As part of our run up to the Hawaii Ironman World Championships, we spent some time with Coeur Pro and one of 35 women to qualify for Kona, Beth Shutt.
Coeur: First, Congratulations on qualifying for Ironman Hawaii! How does it feel to be one of 35 women to make it to Kona?
Beth: Thank you! It's a pretty surreal feeling to be one of only 35 women PROs at Kona. I honestly NEVER thought I would be on the start line here as a PRO so it's very much a "pinch me" type of feeling! Just goes to show, you really can't put limits on what you *think* you can accomplish.
Coeur: You don’t live in the traditional "Hot Weather" states such as Florida, Nevada, Arizona etc. How will you go about acclimating to the heat and humidity that is present on The Big Island?
Beth: I knew the heat and humidity would be pretty oppressive coming from the PA fall weather, so I'm actually already out here in Kona getting used to the elements! I will have been here for almost 3.5 weeks before race day so that should give my body plenty of time to adapt to the weather, as well as the time difference (6 hours) and the course, etc... The first few days I was here I couldn't keep up with my fluid needs - it was crazy! But I can already feel myself getting used to it. I feel very lucky to have the support to be out here so early!
Coeur: Now, you and Coeur teammate Kim Schwabenbauer both train with QT2 Systems and we've heard that they are sending something like 30 athletes to Kona. We know their athletes work incredibly hard but what is it about QT2 that seems to work so well with both of you?
Beth: For me, QT2 Systems was a GAME CHANGER! My coach, Tim Snow, pretty much taught me how to "do" Ironman - from pacing, to fueling, to mentally preparing for the day, etc... Of course he also prepared me with the training plan but really it's QT2's way of taking care of the small details that makes such a big difference. I owe so much of any success I've had to them, and to my QT2 teammates that have also taught me a lot!
Coeur: Of course Kona is the big show in long course triathlon and everyone who is anyone seems to be on the Big Island. We've heard that some athletes like to experience as much of the race as they can and spend a lot of time on Alii and at the expo. Others make a point of staying away from the action so that they don't get distracted. Do you all fall into one camp or another?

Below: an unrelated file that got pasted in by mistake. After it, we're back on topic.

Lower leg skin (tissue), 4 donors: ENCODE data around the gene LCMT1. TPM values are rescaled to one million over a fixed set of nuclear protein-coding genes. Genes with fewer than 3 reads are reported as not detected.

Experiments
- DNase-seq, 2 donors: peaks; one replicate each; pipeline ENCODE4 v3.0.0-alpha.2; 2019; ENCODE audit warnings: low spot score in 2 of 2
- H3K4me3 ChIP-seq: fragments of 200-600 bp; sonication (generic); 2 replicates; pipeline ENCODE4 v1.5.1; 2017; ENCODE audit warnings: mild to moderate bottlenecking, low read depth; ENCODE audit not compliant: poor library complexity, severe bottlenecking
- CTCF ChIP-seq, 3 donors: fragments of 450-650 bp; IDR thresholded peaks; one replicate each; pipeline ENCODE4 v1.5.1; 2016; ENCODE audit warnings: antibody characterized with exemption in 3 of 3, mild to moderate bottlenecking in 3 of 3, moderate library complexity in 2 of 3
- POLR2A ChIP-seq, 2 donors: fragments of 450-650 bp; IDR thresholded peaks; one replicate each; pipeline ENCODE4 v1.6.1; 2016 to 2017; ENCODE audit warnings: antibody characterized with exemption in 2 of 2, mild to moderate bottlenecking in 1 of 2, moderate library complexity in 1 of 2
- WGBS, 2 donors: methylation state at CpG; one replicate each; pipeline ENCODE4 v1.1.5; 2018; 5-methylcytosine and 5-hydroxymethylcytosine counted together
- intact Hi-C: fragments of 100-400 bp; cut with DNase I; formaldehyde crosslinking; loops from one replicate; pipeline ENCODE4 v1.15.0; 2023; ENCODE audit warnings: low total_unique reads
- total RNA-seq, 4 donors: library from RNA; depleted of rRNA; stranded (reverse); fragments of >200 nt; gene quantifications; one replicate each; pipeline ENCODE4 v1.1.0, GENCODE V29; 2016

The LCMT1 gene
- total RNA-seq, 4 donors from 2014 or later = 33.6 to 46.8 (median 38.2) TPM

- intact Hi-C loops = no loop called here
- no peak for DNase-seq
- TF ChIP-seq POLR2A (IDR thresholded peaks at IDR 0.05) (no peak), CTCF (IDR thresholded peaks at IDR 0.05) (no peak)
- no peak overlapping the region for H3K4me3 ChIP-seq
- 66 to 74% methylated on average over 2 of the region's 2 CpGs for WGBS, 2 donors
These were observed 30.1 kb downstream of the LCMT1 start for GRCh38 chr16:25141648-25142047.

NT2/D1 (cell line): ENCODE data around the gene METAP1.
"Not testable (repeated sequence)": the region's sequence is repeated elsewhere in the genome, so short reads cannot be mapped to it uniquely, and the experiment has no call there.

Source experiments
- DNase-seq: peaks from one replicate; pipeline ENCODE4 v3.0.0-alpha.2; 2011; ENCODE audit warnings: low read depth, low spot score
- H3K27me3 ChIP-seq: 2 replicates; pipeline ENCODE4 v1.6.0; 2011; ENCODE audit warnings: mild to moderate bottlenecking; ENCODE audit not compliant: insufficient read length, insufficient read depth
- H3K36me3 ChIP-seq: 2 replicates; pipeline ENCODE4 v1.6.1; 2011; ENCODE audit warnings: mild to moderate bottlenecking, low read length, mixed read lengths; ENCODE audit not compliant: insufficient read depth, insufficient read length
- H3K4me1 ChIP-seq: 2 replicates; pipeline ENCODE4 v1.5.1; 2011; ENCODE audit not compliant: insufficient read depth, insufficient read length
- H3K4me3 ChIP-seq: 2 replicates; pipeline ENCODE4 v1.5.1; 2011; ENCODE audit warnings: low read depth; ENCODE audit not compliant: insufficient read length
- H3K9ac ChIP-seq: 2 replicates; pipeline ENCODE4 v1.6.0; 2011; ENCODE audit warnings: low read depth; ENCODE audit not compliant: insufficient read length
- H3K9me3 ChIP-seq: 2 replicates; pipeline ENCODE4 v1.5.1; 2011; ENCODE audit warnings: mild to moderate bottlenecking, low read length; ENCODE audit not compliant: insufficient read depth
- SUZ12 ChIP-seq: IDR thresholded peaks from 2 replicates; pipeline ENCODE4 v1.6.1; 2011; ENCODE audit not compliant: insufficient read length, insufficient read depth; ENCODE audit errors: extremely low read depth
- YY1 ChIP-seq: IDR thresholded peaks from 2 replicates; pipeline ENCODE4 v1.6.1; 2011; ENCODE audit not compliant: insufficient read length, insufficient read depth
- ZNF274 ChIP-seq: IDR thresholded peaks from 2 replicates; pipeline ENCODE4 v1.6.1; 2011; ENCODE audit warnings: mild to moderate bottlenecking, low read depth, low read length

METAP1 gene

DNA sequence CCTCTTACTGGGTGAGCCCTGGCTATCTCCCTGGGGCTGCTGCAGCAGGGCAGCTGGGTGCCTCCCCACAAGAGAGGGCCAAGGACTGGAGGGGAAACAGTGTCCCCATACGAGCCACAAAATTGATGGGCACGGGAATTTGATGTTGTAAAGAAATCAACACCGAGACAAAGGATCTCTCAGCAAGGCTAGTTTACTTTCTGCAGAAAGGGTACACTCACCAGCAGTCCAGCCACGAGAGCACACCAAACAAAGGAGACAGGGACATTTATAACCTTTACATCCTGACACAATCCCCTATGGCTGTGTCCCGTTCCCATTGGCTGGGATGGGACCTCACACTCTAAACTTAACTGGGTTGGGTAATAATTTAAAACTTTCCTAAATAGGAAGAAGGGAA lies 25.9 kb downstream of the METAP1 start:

Beth: I'm definitely one of the one's that prefers to keep my distance from the action, a bit. Thankfully, I've had the Kona experience as an AGer, so I don't necessarily have to be at the expo for hours, do every single "activity" out there, etc... There are some things you CANNOT miss (like the UP run!!), but otherwise, I like to stay out of the heat and on my butt. :)
Coeur: We don't want you to give away any secrets but do you race Kona any differently since it is the World Championships or once the gun goes off is it just another Ironman?
Beth: To tell you the truth, I'm not sure just yet! Once Coach comes up with my race plan, I'll let you know - haha! Seriously though, it will be just like any other race in that, I will follow MY plan and let the day unfold as it will.
Coeur: Quite a few of us will be out cheering on the course in Kona, so we have to ask. Do you ever hear what people yell to you on the bike and the run or are you concentrating so much on your body that you don't notice? Also, if you do notice, what is the best thing you've heard from a fan during a race?